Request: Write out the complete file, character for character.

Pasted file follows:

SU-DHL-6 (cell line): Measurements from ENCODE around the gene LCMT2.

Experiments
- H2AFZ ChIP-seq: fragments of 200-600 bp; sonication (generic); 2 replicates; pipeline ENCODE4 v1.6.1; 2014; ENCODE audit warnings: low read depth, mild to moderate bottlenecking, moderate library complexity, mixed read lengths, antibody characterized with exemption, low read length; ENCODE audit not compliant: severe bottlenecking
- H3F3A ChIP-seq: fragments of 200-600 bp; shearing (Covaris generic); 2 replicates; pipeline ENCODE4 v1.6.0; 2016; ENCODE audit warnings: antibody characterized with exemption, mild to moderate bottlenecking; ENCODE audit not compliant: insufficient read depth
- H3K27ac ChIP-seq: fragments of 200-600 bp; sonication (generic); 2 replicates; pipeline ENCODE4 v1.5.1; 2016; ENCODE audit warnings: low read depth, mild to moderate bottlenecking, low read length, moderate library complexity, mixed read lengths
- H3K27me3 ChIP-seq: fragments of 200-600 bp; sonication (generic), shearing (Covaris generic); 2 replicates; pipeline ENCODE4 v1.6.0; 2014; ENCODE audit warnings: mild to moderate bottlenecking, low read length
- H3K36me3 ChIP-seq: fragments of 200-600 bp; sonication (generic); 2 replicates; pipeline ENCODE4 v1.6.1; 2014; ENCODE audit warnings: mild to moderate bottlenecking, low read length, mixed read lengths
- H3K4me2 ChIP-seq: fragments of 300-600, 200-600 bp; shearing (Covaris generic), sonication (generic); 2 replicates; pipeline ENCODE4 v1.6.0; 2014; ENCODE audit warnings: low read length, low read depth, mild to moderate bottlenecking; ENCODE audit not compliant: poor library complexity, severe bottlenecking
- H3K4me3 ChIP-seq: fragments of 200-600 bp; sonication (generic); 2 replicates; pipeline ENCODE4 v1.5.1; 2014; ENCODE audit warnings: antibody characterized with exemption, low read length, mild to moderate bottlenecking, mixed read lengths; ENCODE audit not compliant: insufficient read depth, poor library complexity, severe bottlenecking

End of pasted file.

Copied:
SU-DHL-6 (cell line): Measurements from ENCODE around the gene LCMT2.

Experiments
- H2AFZ ChIP-seq: fragments of 200-600 bp; sonication (generic); 2 replicates; pipeline ENCODE4 v1.6.1; 2014; ENCODE audit warnings: low read depth, mild to moderate bottlenecking, moderate library complexity, mixed read lengths, antibody characterized with exemption, low read length; ENCODE audit not compliant: severe bottlenecking
- H3F3A ChIP-seq: fragments of 200-600 bp; shearing (Covaris generic); 2 replicates; pipeline ENCODE4 v1.6.0; 2016; ENCODE audit warnings: antibody characterized with exemption, mild to moderate bottlenecking; ENCODE audit not compliant: insufficient read depth
- H3K27ac ChIP-seq: fragments of 200-600 bp; sonication (generic); 2 replicates; pipeline ENCODE4 v1.5.1; 2016; ENCODE audit warnings: low read depth, mild to moderate bottlenecking, low read length, moderate library complexity, mixed read lengths
- H3K27me3 ChIP-seq: fragments of 200-600 bp; sonication (generic), shearing (Covaris generic); 2 replicates; pipeline ENCODE4 v1.6.0; 2014; ENCODE audit warnings: mild to moderate bottlenecking, low read length
- H3K36me3 ChIP-seq: fragments of 200-600 bp; sonication (generic); 2 replicates; pipeline ENCODE4 v1.6.1; 2014; ENCODE audit warnings: mild to moderate bottlenecking, low read length, mixed read lengths
- H3K4me2 ChIP-seq: fragments of 300-600, 200-600 bp; shearing (Covaris generic), sonication (generic); 2 replicates; pipeline ENCODE4 v1.6.0; 2014; ENCODE audit warnings: low read length, low read depth, mild to moderate bottlenecking; ENCODE audit not compliant: poor library complexity, severe bottlenecking
- H3K4me3 ChIP-seq: fragments of 200-600 bp; sonication (generic); 2 replicates; pipeline ENCODE4 v1.5.1; 2014; ENCODE audit warnings: antibody characterized with exemption, low read length, mild to moderate bottlenecking, mixed read lengths; ENCODE audit not compliant: insufficient read depth, poor library complexity, severe bottlenecking